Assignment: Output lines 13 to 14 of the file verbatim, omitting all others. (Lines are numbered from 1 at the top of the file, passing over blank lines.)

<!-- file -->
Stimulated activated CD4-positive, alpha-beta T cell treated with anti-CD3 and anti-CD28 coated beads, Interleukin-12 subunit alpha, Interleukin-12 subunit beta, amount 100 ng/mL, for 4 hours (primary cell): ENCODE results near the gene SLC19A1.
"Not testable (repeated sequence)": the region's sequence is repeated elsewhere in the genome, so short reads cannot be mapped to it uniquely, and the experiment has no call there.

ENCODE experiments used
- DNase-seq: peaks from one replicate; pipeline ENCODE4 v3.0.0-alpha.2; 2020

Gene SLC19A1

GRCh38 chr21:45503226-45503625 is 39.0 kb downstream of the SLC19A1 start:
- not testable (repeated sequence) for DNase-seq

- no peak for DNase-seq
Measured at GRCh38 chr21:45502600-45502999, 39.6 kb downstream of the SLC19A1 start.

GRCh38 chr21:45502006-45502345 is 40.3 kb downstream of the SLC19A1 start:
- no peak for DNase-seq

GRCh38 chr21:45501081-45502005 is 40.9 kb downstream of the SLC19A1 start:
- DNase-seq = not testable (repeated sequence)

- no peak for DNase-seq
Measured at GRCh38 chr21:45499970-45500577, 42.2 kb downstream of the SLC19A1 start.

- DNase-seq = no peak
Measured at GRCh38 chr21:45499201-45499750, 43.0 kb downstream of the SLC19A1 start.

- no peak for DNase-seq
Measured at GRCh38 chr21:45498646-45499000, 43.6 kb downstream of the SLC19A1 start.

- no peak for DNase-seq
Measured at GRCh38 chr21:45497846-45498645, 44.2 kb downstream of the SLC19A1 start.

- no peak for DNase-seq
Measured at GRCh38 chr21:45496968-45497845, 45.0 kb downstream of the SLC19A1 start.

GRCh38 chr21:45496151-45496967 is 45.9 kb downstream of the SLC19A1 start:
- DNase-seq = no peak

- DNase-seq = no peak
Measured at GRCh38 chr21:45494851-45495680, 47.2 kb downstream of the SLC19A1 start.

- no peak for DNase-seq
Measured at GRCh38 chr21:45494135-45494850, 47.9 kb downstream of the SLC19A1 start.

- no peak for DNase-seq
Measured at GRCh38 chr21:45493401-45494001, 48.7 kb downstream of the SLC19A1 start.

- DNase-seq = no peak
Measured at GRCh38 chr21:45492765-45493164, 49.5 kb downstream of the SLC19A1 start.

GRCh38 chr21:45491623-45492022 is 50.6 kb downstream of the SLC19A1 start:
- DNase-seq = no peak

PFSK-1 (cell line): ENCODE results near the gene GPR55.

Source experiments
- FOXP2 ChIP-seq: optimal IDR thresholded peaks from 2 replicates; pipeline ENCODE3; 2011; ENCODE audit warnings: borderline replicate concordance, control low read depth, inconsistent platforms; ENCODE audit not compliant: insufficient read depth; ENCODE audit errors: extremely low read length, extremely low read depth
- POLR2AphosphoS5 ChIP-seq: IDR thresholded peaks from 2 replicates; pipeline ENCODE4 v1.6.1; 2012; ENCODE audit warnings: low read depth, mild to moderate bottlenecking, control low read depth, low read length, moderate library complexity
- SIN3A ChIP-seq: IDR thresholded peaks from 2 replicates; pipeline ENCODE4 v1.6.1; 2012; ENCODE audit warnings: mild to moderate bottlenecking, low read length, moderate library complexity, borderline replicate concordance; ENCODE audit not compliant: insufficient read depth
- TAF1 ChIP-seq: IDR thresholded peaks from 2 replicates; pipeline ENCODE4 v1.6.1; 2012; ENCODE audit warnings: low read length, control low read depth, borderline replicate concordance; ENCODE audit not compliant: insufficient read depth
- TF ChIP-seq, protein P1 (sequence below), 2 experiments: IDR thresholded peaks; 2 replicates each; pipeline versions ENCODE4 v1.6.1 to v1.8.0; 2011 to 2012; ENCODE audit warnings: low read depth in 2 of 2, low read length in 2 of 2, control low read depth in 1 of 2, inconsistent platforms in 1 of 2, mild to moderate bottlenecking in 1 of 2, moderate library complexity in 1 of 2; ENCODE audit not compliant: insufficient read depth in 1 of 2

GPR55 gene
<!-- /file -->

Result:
- DNase-seq = not testable (repeated sequence)

- no peak for DNase-seq